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Ram Notebook : Lott Finds Forearms Fire More Than 49ers

September 15, 1986

Forty-Niner safety Ronnie Lott was assessed a 10-yard personal foul penalty early in the third period when he threw two right forearms into the face of Eric Dickerson after a 20-yard run by Dickerson.

Dickerson jumped up and bumped Lott.

"We had some words," Dickerson said. "But then it was forgotten. A couple of plays later I told him 'Hey, we're better than that.' "

Said Lott:"I was trying to get the team fired up. I wanted to get them a little more excited and wanted to create something. I don't know if it worked but sometimes you need to be a little bit more aggressive."

Mike Wilcher, a natural right-hander, used his left hand when he flipped a lateral to LeRoy Irvin after recovering a blocked field goal attempt by Ray Wersching in the second quarter.

It was a dangerous play, as Wilcher tossed the ball as he was falling down. Irvin ran 65 yards for the Rams only touchdown.

And if it would have failed?

"It would have been a long walk to the sideline if one of those other guys stepped in between us," Wilcher said.

Bill Walsh is a recognized genius in how to produce touchdowns. But when it comes to knowing what makes news, the man is lacking.

Walsh went about 10 minutes into his postgame news conference before mentioning that Joe Montana would have back surgery Monday morning and probably be lost for the season.

Walsh only addressed the situation when a reporter asked him specifically about Montana.

As Walsh matter of factly explained that the National Football League's top rated passer probably will miss the entire season, those in attendance went bug eyed. In minutes, the 49er locker room was pandemonium.

There were a lot of sad and gloomy faces in the 49er locker room. But safety Ronnie Lott preferred to take the route of the one angry man. He scowled at reporters questions. And he admonished anyone who thought that the loss of Montana would only affect the 49ers passing game.

"Joe's the most competitive person I've ever met," he said. "His desire to win rubbed off on other players. All players. We're going to miss that. If the other guys on this team could be just as half as competitive as Joe, we'd be all right."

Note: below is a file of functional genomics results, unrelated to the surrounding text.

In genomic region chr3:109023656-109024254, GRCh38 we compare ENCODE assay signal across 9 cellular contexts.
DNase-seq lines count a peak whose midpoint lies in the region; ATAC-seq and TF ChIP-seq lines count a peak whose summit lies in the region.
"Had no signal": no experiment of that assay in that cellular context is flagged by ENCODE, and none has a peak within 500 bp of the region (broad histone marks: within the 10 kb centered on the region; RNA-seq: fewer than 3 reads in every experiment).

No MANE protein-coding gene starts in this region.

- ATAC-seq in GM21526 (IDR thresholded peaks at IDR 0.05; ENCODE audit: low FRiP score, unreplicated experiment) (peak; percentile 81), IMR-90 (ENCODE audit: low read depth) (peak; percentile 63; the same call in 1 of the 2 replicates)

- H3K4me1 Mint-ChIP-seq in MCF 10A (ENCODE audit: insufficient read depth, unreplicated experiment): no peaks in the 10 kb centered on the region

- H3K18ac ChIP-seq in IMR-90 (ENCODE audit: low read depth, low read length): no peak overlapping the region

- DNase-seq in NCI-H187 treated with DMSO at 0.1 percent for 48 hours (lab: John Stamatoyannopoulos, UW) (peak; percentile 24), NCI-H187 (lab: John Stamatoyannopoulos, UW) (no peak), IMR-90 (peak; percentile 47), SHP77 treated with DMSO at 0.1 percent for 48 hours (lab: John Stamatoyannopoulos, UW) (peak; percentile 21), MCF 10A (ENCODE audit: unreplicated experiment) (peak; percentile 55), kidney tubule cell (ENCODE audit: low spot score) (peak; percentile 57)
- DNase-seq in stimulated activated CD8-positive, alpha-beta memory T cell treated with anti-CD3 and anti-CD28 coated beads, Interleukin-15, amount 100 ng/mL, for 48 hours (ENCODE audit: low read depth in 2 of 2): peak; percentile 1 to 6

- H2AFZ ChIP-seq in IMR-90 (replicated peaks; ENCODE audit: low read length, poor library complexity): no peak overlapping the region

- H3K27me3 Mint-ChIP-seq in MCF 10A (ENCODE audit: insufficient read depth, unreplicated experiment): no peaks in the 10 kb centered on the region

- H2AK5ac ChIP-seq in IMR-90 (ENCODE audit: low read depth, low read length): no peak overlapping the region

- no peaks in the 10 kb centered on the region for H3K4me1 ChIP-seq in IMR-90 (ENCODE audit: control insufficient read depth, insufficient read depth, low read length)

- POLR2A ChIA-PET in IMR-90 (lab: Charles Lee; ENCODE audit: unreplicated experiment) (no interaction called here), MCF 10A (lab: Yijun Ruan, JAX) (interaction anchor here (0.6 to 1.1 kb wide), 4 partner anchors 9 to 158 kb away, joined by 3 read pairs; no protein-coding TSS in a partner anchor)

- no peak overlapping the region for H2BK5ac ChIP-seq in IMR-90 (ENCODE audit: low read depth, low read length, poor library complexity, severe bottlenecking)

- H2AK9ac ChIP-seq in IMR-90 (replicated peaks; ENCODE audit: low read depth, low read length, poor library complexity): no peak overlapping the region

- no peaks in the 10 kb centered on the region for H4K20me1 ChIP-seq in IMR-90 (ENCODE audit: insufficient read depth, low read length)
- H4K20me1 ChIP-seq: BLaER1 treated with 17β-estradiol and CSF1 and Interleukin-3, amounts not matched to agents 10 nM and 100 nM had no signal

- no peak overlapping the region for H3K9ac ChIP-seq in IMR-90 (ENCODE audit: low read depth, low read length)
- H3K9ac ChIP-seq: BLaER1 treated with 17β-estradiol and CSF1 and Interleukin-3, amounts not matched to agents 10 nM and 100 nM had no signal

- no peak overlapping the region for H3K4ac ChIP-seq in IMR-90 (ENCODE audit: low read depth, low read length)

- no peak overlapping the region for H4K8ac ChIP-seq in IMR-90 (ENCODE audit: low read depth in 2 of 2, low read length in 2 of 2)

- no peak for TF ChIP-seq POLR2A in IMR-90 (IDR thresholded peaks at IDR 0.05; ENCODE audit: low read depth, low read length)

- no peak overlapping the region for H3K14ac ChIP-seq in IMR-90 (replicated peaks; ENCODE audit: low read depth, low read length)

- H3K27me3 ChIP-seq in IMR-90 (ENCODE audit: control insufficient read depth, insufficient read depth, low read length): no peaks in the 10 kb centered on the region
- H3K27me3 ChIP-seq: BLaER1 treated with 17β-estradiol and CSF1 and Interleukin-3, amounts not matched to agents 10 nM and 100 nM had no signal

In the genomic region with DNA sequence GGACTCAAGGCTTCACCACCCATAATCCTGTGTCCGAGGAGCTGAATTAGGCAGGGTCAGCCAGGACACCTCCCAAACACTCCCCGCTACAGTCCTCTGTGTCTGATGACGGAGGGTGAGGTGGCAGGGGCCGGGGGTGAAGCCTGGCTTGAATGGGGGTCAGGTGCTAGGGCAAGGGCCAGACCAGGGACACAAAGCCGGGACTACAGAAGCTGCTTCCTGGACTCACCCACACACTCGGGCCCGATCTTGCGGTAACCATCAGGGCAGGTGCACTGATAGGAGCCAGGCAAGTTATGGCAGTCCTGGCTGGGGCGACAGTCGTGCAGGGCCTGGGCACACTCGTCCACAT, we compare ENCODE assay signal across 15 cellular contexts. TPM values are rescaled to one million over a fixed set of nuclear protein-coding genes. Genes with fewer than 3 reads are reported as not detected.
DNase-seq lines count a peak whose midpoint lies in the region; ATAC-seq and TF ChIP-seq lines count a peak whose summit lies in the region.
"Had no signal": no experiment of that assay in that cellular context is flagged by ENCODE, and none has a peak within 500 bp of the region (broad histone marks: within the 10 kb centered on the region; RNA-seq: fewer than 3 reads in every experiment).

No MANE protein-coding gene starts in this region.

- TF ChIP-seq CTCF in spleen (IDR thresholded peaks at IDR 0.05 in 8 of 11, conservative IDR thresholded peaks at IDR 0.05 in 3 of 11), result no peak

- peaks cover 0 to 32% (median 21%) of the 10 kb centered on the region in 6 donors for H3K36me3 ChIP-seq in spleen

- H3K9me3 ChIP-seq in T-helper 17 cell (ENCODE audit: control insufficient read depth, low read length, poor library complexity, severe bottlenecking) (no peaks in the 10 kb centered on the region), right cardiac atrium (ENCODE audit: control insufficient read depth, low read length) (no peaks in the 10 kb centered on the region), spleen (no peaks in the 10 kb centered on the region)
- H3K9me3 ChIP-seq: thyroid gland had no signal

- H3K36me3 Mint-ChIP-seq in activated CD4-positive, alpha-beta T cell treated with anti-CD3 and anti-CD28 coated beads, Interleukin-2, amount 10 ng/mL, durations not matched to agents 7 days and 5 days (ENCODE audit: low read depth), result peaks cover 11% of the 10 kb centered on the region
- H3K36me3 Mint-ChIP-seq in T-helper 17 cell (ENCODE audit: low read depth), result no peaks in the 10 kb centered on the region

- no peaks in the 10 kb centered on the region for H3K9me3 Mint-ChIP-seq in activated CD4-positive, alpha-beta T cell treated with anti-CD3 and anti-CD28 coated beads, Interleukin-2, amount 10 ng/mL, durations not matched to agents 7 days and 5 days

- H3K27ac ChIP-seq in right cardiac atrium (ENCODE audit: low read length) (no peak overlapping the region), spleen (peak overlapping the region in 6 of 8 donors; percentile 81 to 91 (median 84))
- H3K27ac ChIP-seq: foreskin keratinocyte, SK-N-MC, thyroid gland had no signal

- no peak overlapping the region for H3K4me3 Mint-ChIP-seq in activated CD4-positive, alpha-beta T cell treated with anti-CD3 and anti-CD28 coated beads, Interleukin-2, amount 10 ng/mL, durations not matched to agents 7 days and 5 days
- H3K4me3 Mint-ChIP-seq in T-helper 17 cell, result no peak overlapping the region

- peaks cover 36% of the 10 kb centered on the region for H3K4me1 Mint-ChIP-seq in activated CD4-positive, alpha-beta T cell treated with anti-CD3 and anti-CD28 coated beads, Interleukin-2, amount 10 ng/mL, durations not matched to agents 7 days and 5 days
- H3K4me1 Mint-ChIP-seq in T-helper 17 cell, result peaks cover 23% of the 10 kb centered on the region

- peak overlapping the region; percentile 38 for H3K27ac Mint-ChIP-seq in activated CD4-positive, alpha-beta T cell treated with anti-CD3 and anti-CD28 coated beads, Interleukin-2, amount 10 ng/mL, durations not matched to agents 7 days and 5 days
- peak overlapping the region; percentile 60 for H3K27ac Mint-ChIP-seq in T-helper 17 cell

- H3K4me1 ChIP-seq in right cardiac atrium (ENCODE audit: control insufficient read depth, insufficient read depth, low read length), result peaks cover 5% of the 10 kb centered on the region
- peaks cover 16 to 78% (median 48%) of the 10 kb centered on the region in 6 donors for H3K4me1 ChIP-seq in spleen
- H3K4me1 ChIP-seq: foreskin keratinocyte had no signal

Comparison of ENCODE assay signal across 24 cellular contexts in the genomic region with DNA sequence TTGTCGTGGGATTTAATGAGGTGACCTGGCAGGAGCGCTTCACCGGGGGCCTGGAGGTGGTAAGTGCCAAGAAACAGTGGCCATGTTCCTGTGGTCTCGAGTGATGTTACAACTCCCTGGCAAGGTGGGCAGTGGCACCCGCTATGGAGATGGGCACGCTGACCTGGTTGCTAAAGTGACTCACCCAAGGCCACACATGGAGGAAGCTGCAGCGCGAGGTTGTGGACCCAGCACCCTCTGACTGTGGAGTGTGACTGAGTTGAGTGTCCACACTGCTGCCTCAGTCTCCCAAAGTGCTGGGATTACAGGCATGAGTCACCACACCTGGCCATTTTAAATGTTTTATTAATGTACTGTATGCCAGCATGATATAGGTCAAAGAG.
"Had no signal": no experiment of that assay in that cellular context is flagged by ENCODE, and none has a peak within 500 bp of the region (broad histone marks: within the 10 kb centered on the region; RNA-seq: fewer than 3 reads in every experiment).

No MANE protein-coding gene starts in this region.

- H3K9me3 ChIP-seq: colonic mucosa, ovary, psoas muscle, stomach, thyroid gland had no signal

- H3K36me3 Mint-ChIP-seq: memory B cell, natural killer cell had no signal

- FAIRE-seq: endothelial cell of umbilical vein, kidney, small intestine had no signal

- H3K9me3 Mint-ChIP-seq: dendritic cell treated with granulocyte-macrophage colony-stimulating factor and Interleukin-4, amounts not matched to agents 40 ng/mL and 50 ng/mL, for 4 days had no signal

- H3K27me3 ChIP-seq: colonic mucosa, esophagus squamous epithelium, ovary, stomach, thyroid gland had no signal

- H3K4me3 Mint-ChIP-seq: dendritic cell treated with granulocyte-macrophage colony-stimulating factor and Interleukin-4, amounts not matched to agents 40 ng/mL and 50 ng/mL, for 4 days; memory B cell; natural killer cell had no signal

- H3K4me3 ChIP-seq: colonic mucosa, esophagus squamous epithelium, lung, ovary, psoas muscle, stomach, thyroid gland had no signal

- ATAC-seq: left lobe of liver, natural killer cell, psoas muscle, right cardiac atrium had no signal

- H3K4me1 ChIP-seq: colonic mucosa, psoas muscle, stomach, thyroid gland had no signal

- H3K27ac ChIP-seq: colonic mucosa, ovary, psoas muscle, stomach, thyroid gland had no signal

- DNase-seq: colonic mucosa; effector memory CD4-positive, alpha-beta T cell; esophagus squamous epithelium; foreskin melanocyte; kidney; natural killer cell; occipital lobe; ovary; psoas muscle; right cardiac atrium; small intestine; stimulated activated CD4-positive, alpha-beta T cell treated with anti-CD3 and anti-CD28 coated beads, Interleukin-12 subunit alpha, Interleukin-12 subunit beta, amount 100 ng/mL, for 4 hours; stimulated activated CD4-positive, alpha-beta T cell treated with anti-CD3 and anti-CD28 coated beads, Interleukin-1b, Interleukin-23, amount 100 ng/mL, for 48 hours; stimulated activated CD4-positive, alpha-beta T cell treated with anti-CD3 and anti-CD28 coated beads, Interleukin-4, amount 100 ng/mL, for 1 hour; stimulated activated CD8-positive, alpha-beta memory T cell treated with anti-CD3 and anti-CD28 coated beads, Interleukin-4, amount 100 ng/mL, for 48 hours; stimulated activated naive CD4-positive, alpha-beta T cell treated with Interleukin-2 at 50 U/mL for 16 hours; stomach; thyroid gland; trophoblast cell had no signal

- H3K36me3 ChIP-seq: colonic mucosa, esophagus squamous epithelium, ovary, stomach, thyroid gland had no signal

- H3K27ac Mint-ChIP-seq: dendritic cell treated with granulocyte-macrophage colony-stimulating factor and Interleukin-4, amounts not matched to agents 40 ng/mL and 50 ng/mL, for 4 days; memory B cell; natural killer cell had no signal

The blocked second quarter field goal that resulted in the Rams' only touchdown of the game came after defensive back Vince Newsome sealed San Francisco's John Frank and allowed Jerry Gray to get through.

Walsh was asked if his line's performance on that play bothered him.

"Of course it bothered me. It's those kind of errors that can cost you games."

Ram Coach John Robinson, who was criticized in the press for overworking Eric Dickerson in the Rams' season-opening victory at St. Louis, had a little fun with some members of the media after the 49er victory.

Dickerson, who carried the ball a club-record 38 times against the Cardinals, had 78 yards in 19 attempts Sunday. So Robinson seemed more than a bit surprised when someone suggested that he didn't call Dickerson's number often enough this time.

"You're right," he said, smiling and shaking his head. "We should have given him the ball more.

"But you guys all kept saying we should mix it up more and so we mixed it up. We didn't do anything else very well, but we sure mixed it up."

Robinson and former Ram quarterback Jeff Kemp met briefly on the sidelines before the game and someone wondered what sort of words of wisdom were exchanged.

"I said, "Hi, Jeff, how you doin'?' " Robinson said.

So much for dramatic reunions.

Kemp, of course, was doing just fine for most of the afternoon. He completed 19 of 24 passes for 252 yards and a touchdown.

"Jeff won nine football games for the Rams (in 1984)," Robinson said. "He's a fine man and everybody here wishes him well."

Kemp, of course, led the Rams to those nine wins and a playoff berth after first-string quarterback Vince Ferragamo went down with an injury. Now, the son of U.S. Represenative Jack Kemp (R-N.Y.) has an identical opportunity what with Montana out as a result of season-ending disc surgery.

Times staff writer Chris Dufresne, Steve Lowery and John Weyler contributed to this story.

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